As the accused had intentionally sold a relatively large amount of counterfeit goods, the defendants were found guilty of the crime of selling commodities bearing counterfeit registered trademarks by the Shaoguan Zhengjiang District People’s Court of Guangdong Province.  Sentences were imposed of  6 – 7 months and a fine of RMB 15,000.

In my opinion, this case appears to be headed in the right direction in terms of addressing the use of social media to commit IP crimes.  The court suggests that the case was important to fill in the gaps in the current legislative regime based on technological changes – the way in which criminals do business online.  This is a typical evolution for IP-related case law in the United States, where courts have a record of using existing statutory provisions to address emerging technologies or ways of doing business.

Why this case was categorized as promoting core socialist values?  Perhaps it promotes socialist core values because it addresses problems in the market of unscrupulous unlicensed individuals who transact business without basic principles of good faith and fair dealing and is thus intended to send a policy signal to other courts and the legislative agencies.

How do these cases compare to other types of cases that the court is promoting?  In my opinion, China is paying more attention to cases to guide judicial decisions and create a more predictable legal environment, with 20,000,000 court cases available on line and new regulations on publishing cases in effect.  China is seeking  to develop a Chinese style system of precedent, and has elicited  much government and academic involvement, including scholarship in journals.  These cases need to be compared to the efforts to become more transparent, promote “model cases”, the system of guiding cases,  judicial interpretations, etc., which are all part of an evolving system intended to insure greater consistency of judicial decision making and address emerging issues.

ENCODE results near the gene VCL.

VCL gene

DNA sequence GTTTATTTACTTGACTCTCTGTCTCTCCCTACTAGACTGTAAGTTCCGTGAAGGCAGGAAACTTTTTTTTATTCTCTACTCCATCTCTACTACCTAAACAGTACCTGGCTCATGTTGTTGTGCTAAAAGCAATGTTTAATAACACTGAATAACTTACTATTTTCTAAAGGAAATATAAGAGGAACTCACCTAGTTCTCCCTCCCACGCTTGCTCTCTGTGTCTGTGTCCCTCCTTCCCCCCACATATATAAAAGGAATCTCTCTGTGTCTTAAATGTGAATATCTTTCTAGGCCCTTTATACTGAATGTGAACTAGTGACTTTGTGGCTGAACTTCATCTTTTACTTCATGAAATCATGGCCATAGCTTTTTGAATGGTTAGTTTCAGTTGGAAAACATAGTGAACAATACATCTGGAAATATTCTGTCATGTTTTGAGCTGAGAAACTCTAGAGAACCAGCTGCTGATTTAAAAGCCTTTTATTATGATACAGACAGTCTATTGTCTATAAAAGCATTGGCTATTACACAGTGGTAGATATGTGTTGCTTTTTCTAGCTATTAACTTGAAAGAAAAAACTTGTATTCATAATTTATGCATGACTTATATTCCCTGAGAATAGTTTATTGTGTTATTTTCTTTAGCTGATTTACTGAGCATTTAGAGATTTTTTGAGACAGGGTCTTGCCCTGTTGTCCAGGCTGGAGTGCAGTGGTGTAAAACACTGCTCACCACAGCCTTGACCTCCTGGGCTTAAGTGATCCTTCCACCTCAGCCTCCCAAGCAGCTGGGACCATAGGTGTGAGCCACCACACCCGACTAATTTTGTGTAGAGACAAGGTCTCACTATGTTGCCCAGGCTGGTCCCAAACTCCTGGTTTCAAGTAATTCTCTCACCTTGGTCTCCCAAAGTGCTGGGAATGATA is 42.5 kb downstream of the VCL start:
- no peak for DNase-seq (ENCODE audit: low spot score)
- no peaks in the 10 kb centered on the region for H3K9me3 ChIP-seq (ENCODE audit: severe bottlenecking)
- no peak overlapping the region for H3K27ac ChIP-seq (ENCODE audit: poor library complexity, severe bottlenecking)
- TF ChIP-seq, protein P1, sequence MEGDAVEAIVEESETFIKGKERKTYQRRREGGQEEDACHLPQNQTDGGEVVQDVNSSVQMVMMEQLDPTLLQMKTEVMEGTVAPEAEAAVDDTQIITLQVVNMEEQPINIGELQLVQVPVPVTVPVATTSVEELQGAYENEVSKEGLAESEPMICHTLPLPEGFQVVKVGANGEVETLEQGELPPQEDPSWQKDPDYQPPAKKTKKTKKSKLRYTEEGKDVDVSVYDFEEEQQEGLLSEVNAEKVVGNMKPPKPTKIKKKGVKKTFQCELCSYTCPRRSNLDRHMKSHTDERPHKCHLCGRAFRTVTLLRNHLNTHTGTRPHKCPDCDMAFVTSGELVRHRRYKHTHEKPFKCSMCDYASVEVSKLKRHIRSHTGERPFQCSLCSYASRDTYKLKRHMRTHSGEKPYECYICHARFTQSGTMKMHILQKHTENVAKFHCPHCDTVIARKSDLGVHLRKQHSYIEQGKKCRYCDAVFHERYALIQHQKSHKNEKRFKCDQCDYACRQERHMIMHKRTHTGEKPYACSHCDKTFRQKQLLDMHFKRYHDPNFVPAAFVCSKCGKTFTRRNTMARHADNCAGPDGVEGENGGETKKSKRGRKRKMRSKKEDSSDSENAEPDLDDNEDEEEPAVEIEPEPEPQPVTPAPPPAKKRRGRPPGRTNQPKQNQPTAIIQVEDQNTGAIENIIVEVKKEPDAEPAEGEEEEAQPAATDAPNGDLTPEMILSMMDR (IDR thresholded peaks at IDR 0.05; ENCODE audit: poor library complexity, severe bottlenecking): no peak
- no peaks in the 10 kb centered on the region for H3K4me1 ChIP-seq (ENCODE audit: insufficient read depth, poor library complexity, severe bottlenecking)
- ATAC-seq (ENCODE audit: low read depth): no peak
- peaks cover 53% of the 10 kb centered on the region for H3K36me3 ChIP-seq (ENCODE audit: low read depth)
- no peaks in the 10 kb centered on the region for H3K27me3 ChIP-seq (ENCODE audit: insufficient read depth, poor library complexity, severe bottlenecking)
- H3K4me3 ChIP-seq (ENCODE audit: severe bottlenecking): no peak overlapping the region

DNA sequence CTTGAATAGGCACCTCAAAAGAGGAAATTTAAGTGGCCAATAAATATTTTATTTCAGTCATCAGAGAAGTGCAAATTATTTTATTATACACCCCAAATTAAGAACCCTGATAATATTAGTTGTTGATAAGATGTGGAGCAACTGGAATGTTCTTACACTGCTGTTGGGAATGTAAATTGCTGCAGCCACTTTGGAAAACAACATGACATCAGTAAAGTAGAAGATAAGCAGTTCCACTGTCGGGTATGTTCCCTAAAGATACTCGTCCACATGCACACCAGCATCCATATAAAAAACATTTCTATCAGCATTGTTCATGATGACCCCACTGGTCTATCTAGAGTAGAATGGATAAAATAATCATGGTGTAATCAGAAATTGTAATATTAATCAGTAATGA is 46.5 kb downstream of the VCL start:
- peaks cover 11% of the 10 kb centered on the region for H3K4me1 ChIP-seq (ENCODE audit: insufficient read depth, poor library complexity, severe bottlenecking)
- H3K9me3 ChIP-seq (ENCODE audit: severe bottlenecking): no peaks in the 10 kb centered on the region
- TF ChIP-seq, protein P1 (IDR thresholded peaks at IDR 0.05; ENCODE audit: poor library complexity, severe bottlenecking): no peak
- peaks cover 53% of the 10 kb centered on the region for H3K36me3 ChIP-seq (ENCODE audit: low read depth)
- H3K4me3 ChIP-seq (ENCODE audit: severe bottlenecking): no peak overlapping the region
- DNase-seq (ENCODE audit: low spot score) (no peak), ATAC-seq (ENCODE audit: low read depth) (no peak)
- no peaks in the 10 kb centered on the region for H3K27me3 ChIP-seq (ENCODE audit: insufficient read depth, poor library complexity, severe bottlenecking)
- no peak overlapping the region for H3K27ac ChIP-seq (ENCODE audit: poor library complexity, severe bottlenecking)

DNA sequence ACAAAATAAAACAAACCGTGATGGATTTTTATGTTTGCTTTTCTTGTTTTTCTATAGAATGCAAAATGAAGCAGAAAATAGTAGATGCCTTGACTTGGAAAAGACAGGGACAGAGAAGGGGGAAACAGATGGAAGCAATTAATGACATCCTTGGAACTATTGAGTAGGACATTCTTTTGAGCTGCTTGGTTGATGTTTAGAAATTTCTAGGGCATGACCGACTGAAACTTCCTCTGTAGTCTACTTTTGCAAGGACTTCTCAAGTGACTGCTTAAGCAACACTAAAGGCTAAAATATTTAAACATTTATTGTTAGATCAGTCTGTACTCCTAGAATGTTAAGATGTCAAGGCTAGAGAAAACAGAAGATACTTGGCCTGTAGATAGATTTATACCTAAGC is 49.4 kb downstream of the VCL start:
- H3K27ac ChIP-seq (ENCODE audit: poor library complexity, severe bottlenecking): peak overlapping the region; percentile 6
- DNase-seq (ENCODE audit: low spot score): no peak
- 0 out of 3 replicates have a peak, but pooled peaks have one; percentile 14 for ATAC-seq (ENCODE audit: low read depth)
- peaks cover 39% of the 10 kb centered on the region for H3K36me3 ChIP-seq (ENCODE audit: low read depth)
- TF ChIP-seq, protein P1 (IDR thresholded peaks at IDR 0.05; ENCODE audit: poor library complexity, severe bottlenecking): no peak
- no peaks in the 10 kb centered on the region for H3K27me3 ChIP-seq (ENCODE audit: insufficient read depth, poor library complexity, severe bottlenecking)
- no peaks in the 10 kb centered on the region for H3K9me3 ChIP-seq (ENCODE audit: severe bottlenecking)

Addendum of 1/1/2017: Here is a useful blog by Jeremy Daum  from 31 August 2016 on the Beijing IP Court’s experiment in precedent, which lines up nicely with the perspective in my blog.